Does the GDPR really affect schools?
Yes, every organisation or business that handles personal data needs to review its data protection policies and bring them in line with the General Data Protection Regulation.
What is personal data?
Any information that can identify a natural person (‘the data subject’). This person can be identified, directly or indirectly, such as – name, email address or where they are, but also online identifiers such as IP address, types of website cookies and other device identifiers. Thus, an email from a parent carrying data such as their name, email address, and their child’s name can clearly identify both the child and the parent. Just a UPN or an MIS identifier in a specific school is also personal data as it points to the child’s and in the case of the MIS identifier, to also the parent/carer’s information.
What will the GDPR change in my school's existing data protection processes?
If you have implemented processes in line with the existing data protection act, DPA (1998), then you are well placed to meet the new requirements. Changes are mainly based on clarification and qualification of existing directives. A major change is that you can no longer say you meet the requirements you must be able to offer evidence that this is happening.
Who are data controllers, processors and sub-processors?
A data controller, in the context of schools, is the organisation that determines purposes and means of processing personal data. Data processors provide services to the data controller and must follow the conditions laid down in the data controller’s instructions. The GDPR applies to both data controllers and processors. When data controllers collect data from the data subject, they must clearly tell them how they will use the data. They must also establish the legal basis for processing. Another category is called sub-processors or third-party data processors. These process data for a data processor and although they do not have direct communication with the data controller they are still wholly accountable for the protection of personal data.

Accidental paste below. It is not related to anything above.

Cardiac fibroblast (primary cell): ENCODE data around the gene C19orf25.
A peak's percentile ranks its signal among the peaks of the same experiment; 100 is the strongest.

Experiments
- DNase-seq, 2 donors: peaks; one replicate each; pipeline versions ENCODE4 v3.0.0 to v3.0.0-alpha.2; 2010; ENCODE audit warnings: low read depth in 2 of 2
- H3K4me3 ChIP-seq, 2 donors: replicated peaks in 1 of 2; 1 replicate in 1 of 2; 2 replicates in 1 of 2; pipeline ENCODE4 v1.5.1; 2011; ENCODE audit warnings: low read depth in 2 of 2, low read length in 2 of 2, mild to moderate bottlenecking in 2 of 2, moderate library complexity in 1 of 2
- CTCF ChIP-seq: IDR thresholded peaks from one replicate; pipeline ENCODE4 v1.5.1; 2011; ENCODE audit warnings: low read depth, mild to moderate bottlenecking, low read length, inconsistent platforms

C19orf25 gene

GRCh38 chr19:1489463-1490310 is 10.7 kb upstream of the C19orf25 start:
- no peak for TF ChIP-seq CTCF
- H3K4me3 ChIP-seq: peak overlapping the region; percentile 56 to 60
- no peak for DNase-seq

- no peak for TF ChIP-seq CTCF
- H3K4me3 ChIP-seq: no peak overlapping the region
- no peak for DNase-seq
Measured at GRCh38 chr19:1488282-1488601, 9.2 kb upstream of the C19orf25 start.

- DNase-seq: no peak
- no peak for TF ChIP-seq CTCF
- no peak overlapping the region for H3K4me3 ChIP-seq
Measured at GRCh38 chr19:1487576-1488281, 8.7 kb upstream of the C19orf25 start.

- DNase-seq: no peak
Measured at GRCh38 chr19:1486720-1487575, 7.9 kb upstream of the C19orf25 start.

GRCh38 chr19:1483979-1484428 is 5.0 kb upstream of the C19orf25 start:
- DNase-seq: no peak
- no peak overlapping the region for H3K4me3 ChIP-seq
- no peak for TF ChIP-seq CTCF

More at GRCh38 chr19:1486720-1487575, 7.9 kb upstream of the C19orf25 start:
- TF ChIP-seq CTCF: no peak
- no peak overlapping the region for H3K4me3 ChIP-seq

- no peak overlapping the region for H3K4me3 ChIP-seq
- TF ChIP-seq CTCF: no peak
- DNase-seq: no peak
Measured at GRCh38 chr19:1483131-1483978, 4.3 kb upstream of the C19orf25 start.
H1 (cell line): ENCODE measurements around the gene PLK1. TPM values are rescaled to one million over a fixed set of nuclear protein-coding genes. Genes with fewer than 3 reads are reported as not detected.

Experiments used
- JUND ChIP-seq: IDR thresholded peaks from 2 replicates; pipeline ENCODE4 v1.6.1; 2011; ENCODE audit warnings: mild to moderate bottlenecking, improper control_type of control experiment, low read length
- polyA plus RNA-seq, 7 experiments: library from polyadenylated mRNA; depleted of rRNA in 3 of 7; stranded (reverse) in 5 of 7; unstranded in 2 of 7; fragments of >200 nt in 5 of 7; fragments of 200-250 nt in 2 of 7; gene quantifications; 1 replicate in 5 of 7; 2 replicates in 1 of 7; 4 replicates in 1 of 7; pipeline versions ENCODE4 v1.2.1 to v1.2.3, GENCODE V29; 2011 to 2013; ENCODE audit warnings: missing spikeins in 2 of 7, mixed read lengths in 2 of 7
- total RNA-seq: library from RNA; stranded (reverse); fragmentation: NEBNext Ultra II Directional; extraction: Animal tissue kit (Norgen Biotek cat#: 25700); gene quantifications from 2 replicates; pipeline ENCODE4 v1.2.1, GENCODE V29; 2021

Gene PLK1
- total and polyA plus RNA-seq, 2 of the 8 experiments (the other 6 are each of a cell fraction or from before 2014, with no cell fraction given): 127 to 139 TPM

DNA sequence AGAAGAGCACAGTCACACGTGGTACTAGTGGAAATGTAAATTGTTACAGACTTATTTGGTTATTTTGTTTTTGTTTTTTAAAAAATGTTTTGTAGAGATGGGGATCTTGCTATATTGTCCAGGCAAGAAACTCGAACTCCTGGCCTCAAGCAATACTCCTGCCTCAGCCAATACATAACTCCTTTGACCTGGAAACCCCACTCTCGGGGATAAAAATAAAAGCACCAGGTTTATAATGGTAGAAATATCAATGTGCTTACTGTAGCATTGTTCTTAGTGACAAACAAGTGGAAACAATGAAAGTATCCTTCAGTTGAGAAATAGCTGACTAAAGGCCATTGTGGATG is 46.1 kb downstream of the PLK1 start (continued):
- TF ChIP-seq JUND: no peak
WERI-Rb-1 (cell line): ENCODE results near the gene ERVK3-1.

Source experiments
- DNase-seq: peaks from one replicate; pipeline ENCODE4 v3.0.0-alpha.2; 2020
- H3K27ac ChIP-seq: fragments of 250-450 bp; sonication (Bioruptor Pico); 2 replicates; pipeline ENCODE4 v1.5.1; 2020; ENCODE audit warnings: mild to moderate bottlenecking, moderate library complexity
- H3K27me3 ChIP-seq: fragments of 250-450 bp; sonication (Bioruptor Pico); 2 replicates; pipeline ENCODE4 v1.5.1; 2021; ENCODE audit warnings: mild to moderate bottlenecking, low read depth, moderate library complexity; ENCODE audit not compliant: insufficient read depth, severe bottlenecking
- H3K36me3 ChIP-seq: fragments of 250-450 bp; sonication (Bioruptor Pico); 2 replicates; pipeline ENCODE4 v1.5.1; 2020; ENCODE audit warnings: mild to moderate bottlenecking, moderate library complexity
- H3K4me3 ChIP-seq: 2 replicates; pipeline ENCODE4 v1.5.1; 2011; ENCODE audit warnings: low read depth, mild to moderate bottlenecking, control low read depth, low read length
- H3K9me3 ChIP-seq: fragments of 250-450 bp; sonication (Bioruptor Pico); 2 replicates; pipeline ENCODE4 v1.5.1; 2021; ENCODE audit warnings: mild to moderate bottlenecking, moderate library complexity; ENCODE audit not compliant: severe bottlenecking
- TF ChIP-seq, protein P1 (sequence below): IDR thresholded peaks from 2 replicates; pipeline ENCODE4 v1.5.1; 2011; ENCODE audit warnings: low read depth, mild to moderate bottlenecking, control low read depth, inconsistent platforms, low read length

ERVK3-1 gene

Can we use products before they are fully compliant?
Yes, you should continue using all products; your suppliers will be in the process of achieving their own compliance. However, before 25th May 2018, they must be confident that they will meet the deadline. Preparing for GDPR is an organisation-wide challenge involving a large amount of time, resources and expertise and all will be working towards it. They must demonstrate by 25th May 2018 that they have met the standard.
How can my school benefit by complying with the GDPR?
Without a doubt, by reviewing your data protection processes throughout the school will help you to restore confidence and trust in both your internal procedures and those of your suppliers. A review of the Data Protection Act is long overdue. The previous Act became law in an era when some technologies were just emerging. Ensuring that you protect an individual’s fundamental rights will give you confidence in your policies and data sharing agreements.
Does my school need a Data Protection Officer (DPO)?
Yes, as a public sector organisation you are obliged to have a DPO. However, you shouldn’t allow the fact that you don’t have a DPO yet delay your journey to compliance with the GDPR.
Who is, and what does a DPO do?
In simple terms, the DPO oversees GDPR compliance, independently, and acts as an intermediary between the organisation, data subjects, and the supervisory authority, ICO. The minimum tasks of a DPO are defined as:
- To educate the organisation and its employees regarding their data protection obligations and the rights of individuals
- To monitor compliance with the GDPR